Liquid Metal is here! well at least some prototypes

Apr 30, 2001
The first official Liquid Metal (LM1) knives have been finished. I just finished up a batch of 10 knives for a Board of Directors meeting Tuesday afternoon. They will be picked up sometime early in the morning.

A little background on the LM1 saga.

Earlier this year I ran into the info below (in red) and decided that I would like see if LM1 had any promise for a knife material.

New Metal Alloy Is Super Strong.
NEW YORK (AP) - July 5, 2002 -It could be the new superhero of metals.

More than twice as strong as titanium and steel, it doesn't rust and it can be cast like plastic and honed to an edge as sharp as glass.

The fruit of a 1992 discovery at the California Institute of Technology, the alloy, called Liquidmetal, has already been used in golf clubs. And it may soon show up in cell phone casings, baseball bats and scalpels.

Liquidmetal Technologies, the Lake Forest, Calif. company that is trying to commercialize the alloy, is not shy about calling it revolutionary.

"It combines uniquely a material with exceptional properties and the ability to process the material to exceptional shapes," says Dr. Michael Ashby, professor of engineering at Cambridge University in Britain and an advisor to the company.

Liquidmetal's surprising properties come of a structure different from ordinary metals.

When a conventional metal cools, it forms grains, each a small crystal where the atoms are oriented in a grid. The boundaries between these grains are a metal's weak points ? it's where cracks can form and rust starts, for instance.

Scientists discovered in 1959 that if some alloys are cooled very quickly the atoms don't have time to form crystals. Instead, they remain jumbled, as in a liquid or in glass.

However, the only way to cool the molten metal fast enough was to make it in thin strips or as a sprayed coating. The strips couldn't be joined, because they were hard to forge, and heat allowed the atoms to crystallize again.

Because of their unique magnetic properties, the strips still found use in the anti-theft tags used by retail stores and in electrical transformers. The metal was also used to spray-coat oil drill pipes to protect them from wear.

In 1992, Dr. William Johnson and Dr. Atakan Pekers at the Caltech discovered a way around the cooling problem.

They made an alloy of elements that fit very poorly together: titanium, copper, nickel, zirconium and beryllium. These elements' atoms are of different sizes so they don't readily form crystals, even when cooled slowly. Pieces up to an inch thick could now be made.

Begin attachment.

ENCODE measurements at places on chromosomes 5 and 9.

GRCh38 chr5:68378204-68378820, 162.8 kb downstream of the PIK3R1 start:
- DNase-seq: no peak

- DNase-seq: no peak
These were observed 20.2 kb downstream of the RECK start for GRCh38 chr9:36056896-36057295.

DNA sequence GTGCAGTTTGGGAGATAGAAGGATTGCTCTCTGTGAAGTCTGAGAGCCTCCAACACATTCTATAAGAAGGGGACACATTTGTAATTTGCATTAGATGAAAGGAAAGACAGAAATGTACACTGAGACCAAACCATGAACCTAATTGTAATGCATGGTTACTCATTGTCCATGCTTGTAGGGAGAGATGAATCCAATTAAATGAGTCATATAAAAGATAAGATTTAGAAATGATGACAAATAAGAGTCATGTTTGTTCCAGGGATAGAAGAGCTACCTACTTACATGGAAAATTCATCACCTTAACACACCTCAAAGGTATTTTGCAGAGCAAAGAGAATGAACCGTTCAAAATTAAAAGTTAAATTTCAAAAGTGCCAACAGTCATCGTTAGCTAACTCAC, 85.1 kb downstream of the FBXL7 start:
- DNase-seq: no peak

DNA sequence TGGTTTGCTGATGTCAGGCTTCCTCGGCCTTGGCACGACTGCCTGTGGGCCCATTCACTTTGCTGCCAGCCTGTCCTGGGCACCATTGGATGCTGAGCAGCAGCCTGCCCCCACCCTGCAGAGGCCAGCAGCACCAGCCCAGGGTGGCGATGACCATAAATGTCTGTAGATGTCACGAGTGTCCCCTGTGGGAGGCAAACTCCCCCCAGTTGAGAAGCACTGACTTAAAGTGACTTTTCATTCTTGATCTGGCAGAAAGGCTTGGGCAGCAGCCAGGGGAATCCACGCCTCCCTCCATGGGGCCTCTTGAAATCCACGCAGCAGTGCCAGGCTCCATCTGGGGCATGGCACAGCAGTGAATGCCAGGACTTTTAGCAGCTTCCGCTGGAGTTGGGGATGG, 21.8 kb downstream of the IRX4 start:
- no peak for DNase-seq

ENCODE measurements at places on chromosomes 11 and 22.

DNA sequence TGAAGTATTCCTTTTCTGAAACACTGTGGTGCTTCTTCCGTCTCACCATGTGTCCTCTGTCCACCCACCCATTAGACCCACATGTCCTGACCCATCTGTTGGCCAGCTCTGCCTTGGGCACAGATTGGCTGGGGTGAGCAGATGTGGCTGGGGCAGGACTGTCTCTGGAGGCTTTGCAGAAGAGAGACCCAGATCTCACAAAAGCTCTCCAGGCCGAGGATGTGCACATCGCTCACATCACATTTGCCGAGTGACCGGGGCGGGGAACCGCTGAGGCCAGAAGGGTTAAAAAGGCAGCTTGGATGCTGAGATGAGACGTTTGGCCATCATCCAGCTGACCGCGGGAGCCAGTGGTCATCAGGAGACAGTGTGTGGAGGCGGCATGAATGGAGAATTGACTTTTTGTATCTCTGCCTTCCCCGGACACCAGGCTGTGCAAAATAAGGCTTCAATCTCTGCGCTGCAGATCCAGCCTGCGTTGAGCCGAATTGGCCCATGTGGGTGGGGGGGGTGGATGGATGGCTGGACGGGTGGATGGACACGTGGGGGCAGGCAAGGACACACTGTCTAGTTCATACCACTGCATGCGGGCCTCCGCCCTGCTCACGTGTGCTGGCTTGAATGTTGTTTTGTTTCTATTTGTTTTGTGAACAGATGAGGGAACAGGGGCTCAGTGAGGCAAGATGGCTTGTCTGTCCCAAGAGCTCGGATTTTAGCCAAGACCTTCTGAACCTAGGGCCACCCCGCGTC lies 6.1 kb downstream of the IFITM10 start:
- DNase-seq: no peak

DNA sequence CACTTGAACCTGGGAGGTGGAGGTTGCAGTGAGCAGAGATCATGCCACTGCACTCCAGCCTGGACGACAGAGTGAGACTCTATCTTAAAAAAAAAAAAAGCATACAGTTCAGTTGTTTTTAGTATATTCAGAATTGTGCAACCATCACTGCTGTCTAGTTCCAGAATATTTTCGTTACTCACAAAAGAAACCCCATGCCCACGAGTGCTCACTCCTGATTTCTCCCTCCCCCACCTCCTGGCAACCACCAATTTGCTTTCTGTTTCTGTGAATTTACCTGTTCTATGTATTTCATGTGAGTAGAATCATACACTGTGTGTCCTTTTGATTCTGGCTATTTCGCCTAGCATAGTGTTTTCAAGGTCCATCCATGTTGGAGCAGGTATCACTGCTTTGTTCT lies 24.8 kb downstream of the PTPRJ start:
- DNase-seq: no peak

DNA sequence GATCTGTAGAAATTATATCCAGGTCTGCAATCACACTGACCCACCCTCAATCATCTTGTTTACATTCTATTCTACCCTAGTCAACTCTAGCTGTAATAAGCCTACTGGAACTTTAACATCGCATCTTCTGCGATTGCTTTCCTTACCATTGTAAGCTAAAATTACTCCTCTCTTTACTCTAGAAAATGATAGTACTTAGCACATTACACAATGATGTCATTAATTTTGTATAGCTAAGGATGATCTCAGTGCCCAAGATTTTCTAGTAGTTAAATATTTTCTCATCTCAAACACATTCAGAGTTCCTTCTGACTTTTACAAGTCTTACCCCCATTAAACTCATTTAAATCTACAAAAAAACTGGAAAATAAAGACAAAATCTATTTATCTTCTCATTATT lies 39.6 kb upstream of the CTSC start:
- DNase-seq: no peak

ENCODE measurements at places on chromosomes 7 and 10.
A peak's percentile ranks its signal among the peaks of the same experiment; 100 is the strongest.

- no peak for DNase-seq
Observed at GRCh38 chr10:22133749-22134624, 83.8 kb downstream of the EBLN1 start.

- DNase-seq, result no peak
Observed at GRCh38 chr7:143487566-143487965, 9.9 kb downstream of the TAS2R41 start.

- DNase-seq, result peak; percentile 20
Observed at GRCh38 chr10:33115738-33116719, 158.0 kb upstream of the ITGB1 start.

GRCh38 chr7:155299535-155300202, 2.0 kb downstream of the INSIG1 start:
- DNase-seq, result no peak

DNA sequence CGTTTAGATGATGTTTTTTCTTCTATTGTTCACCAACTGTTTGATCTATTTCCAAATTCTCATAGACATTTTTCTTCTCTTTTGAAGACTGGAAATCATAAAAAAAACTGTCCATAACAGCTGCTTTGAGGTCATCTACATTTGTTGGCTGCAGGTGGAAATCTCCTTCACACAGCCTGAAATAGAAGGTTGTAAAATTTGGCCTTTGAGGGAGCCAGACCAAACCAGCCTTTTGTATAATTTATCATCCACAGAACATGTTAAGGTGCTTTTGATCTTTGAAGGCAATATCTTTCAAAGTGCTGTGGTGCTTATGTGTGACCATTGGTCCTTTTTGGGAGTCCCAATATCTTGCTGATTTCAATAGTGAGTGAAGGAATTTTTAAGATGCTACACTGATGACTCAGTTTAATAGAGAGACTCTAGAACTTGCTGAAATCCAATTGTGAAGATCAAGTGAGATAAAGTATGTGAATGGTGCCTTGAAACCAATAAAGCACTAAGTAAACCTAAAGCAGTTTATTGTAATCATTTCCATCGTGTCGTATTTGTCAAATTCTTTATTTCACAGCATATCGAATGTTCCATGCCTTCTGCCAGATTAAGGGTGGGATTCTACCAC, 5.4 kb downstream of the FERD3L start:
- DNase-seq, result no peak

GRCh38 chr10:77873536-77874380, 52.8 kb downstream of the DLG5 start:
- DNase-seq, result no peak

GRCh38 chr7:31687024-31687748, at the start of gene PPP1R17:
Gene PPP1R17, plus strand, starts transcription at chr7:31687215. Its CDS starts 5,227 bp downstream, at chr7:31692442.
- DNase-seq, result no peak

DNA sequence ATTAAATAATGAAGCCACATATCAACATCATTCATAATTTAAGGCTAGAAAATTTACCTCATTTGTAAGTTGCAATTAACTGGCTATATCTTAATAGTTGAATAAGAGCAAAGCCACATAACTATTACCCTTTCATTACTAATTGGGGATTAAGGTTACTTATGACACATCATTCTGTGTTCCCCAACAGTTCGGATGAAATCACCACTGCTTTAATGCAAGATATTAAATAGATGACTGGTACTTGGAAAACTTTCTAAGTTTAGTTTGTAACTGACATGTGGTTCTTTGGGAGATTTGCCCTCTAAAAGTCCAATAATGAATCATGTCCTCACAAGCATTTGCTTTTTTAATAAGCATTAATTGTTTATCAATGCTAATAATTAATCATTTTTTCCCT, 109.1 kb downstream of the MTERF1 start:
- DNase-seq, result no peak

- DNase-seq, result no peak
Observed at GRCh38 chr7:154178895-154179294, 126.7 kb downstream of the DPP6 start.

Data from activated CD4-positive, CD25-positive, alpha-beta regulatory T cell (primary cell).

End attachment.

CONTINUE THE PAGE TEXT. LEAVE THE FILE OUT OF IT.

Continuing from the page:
Liquidmetal Technologies seized on the opportunity, and together with Caltech and Howmet Metal Mold of Whitehall, Mich., developed casting techniques.

In the mold, Liquidmetal reveals another quality: it doesn't shrink when it solidifies. Ordinary metals do, meaning the product is rough out of the mold and needs machining.

"What happens with Liquidmetal, in essence, is that you can form parts sort of the way you form plastics," says John Kang, chief executive of Liquidmetal Technologies.

Liquidmetal can be cast with a precision down to 1 micron, or 1/25,000th of an inch, according to Johnson, now an advisor to Liquidmetal Technologies. Given a good die, it is possible to cast a scalpel blade and have it come sharp out of the mold.

Liquidmetal Technologies' first product was golf club heads, because of another exotic property of the metal: it transfers more of the club's energy to the ball than steel or titanium, at least in theory.

But golf equipment is a fiercely competitive field, and Liquidmetal has since decided to stop making its own clubs and is working instead with major golf club manufacturers because, in Kang's words "we came to the realization that we are not in the consumer products industry."

At the same time, it is looking to expand the uses for the alloy. Using money from an initial public offering in May, it is building a factory in South Korea ( news - web sites) to make, primarily, casings for cell phones.

While cell phones are not the first use that comes to mind for a super-strong metal, Kang says Liquidmetal's strength and ease of casting makes it ideal.

"Cell phone makers want to go smaller and thinner ... we create an ability for cell phones to be smaller than any other material," he says. The project has attracted interest from cell phone giants Motorola and Samsung.

Liquidmetal Technologies is also working with Rawlings on baseball bats and HEAD on skis, for much the same reason they tried their hand on golf clubs ? Liquidmetal gives good bounce.

The Defense Advanced Research Projects Agency is also investigating several different uses of the alloy. One project is looking at using it in armor-piercing shells as a replacement for depleted uranium, which has been a focus of health and environmental concerns.

For all its promise, Liquidmetal is still largely untried, which is why the company is concentrating on industries where there is a readiness to explore the new.